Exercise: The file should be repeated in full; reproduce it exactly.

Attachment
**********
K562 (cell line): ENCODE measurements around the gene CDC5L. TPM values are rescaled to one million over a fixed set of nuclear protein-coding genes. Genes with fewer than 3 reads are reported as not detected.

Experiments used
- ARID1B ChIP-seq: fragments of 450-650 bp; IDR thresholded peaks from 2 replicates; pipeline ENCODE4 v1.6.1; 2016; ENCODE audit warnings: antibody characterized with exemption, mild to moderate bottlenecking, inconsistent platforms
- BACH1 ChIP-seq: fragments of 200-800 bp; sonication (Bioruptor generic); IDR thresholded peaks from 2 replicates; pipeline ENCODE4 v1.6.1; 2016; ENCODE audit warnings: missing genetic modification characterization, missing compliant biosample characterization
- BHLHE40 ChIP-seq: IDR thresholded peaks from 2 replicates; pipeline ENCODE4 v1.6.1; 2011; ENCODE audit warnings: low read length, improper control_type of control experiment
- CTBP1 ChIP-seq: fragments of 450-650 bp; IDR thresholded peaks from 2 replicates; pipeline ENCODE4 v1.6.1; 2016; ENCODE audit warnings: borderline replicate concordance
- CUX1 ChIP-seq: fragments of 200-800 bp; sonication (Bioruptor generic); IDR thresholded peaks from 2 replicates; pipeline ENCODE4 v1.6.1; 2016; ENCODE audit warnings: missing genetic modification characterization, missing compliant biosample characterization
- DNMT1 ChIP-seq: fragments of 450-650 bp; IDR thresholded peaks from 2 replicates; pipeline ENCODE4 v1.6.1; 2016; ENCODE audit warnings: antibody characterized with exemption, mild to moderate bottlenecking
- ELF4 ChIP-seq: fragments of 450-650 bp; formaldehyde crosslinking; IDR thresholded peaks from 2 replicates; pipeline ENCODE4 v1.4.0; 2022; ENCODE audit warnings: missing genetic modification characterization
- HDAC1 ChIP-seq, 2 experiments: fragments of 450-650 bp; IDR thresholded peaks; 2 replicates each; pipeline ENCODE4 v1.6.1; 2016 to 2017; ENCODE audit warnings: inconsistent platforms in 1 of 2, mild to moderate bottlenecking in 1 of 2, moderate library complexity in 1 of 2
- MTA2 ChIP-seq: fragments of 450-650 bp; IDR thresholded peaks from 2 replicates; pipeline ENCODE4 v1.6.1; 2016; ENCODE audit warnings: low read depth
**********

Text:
K562 (cell line): ENCODE measurements around the gene CDC5L. TPM values are rescaled to one million over a fixed set of nuclear protein-coding genes. Genes with fewer than 3 reads are reported as not detected.

Experiments used
- ARID1B ChIP-seq: fragments of 450-650 bp; IDR thresholded peaks from 2 replicates; pipeline ENCODE4 v1.6.1; 2016; ENCODE audit warnings: antibody characterized with exemption, mild to moderate bottlenecking, inconsistent platforms
- BACH1 ChIP-seq: fragments of 200-800 bp; sonication (Bioruptor generic); IDR thresholded peaks from 2 replicates; pipeline ENCODE4 v1.6.1; 2016; ENCODE audit warnings: missing genetic modification characterization, missing compliant biosample characterization
- BHLHE40 ChIP-seq: IDR thresholded peaks from 2 replicates; pipeline ENCODE4 v1.6.1; 2011; ENCODE audit warnings: low read length, improper control_type of control experiment
- CTBP1 ChIP-seq: fragments of 450-650 bp; IDR thresholded peaks from 2 replicates; pipeline ENCODE4 v1.6.1; 2016; ENCODE audit warnings: borderline replicate concordance
- CUX1 ChIP-seq: fragments of 200-800 bp; sonication (Bioruptor generic); IDR thresholded peaks from 2 replicates; pipeline ENCODE4 v1.6.1; 2016; ENCODE audit warnings: missing genetic modification characterization, missing compliant biosample characterization
- DNMT1 ChIP-seq: fragments of 450-650 bp; IDR thresholded peaks from 2 replicates; pipeline ENCODE4 v1.6.1; 2016; ENCODE audit warnings: antibody characterized with exemption, mild to moderate bottlenecking
- ELF4 ChIP-seq: fragments of 450-650 bp; formaldehyde crosslinking; IDR thresholded peaks from 2 replicates; pipeline ENCODE4 v1.4.0; 2022; ENCODE audit warnings: missing genetic modification characterization
- HDAC1 ChIP-seq, 2 experiments: fragments of 450-650 bp; IDR thresholded peaks; 2 replicates each; pipeline ENCODE4 v1.6.1; 2016 to 2017; ENCODE audit warnings: inconsistent platforms in 1 of 2, mild to moderate bottlenecking in 1 of 2, moderate library complexity in 1 of 2
- MTA2 ChIP-seq: fragments of 450-650 bp; IDR thresholded peaks from 2 replicates; pipeline ENCODE4 v1.6.1; 2016; ENCODE audit warnings: low read depth